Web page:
In the '60s, "Thin Man"'s stinging refrain—"you know something is happening, but you don't know what it is, do you, Mr. Jones?"—became a widely embraced reference for a square who couldn't see the revolution right in front of his eyes. But there's another meaning hidden not-so-deeply in the song's hazy identity issues, suggesting a far more personal confusion: Mr. Jones is a deeply closeted, self-loathing gay man slowly forced to confront his true sexual identity. Dylan fills the song with blatant phallic imagery and metaphors for male-on-male oral sex wrapped in the description of a hopelessly bewildered man lost in a circus sideshow, strangely compelled by visions of naked men and sword-swallowers in high heels. And then there's the "one-eyed midget" who demands that Jones give him "milk." Sometimes a cigar is just a cigar, but not here.
6. PJ Harvey, "Rub 'Til It Bleeds"
In her love songs, Polly Jean Harvey often sounds like a woman careening into disaster while hopelessly trying to redeem herself. So when she sings, "sweet babe, let me stroke it / Take, I'm giving," it's hard not cringe at the thought of how this might cost her her partner's favor. She also says, "Rest your head on me," but her breathy intonation and swelling power chords suggest that her ideas are more exciting than that. At the same time, they make this lover's cuddle sound far too unstable for just any old handjob. The suspense gets heavier as PJ leads the song through the repetition "I'll rub it until it, I'll rub it until it…"
7. Ice-T, "The Girl Tried To Kill Me"
Slathered in guitar riffs lifted wholesale from Run DMC, "The Girl Tried To Kill Me" oozes sleaze—which is pretty much the point. After the hero gets taken to the bed of a superhumanly endowed woman, she pulls out all the kinks: latex, leather, whips, and spikes, not to mention some "oversized vibrators" that T pointedly tells the audience are for her pleasure, not his. In the face of such a pounding, he manages to maintain his stamina—until her husband shows up for the inevitable punchline. Still, compared to The Iceberg's paranoid visions of dystopia, getting your unit practically snapped in half while knockin' boots sounds almost comforting.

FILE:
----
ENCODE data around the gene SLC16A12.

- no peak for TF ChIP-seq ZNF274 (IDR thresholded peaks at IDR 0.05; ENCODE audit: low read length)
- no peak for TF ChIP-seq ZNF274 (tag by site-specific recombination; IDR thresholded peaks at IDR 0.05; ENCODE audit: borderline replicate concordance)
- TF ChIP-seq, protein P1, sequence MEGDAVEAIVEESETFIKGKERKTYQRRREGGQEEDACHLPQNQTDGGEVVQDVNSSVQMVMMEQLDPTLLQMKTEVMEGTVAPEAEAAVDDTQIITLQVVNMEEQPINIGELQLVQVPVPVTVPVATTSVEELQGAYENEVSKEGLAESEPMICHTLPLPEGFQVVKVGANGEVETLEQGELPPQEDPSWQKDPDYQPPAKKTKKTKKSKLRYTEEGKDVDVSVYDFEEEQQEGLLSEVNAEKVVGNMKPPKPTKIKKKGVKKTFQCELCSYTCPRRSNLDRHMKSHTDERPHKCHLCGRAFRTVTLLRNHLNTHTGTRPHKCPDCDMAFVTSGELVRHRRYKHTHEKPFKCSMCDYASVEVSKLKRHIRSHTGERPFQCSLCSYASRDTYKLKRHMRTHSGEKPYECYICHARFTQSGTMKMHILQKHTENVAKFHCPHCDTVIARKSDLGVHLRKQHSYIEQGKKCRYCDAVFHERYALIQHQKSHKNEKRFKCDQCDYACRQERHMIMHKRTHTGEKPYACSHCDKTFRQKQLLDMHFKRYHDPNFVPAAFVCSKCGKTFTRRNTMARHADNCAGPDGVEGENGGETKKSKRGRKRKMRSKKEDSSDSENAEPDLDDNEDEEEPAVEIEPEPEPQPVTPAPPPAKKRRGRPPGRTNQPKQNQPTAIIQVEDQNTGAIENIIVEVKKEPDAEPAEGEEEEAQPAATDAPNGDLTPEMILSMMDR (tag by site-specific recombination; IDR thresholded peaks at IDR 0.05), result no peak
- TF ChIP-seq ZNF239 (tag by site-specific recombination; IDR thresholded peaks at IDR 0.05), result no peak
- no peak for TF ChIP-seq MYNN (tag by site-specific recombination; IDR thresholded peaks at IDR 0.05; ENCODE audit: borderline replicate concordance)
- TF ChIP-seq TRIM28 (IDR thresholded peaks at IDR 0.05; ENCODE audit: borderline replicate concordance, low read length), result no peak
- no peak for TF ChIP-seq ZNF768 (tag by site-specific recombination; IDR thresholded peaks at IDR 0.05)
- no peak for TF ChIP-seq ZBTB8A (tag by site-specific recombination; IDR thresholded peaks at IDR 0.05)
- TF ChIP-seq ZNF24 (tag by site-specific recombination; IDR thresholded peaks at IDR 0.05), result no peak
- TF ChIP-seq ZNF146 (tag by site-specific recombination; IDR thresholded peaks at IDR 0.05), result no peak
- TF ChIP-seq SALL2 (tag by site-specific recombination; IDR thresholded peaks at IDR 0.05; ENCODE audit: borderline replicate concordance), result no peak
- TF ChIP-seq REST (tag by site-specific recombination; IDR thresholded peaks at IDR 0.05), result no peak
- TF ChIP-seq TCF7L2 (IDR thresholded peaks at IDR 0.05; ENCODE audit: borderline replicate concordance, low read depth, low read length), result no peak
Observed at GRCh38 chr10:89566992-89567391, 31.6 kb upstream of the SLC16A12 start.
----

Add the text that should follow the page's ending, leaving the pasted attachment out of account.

8. Dead Kennedys, "Too Drunk To Fuck"
This 1981 single presented a problem for radio presenters; it made it to the UK Top 40 when it was released, but it couldn't be played or even referred to by name on the air. The title is provocation enough, but the contents go much further, with frontman Jello Biafra rapidly yammering out the story of an embarrassing evening with a would-be sexual partner who's also having inebriation problems. Their night starts coming apart when he drunkenly falls down the stairs, and it just devolves when they're alone: "But in my room, wish you were dead / You bawl like the baby from Eraserhead." A simple, charging chorus of "Too drunk to fuck" repeated over and over spaces out short, snappy verses that take the story even further downhill: "You give me head, it makes it worse / Take out your fuckin' retainer, put it in your purse!" Ouch. Eventually, Biafra develops diarrhea, then ends the track (and presumably the tryst) with graphic vomiting noises. "The only salvation," he says, is "I'll never see you again." Not that either of them are likely to remember much in the morning. They may well hook up again in the same fashion next weekend.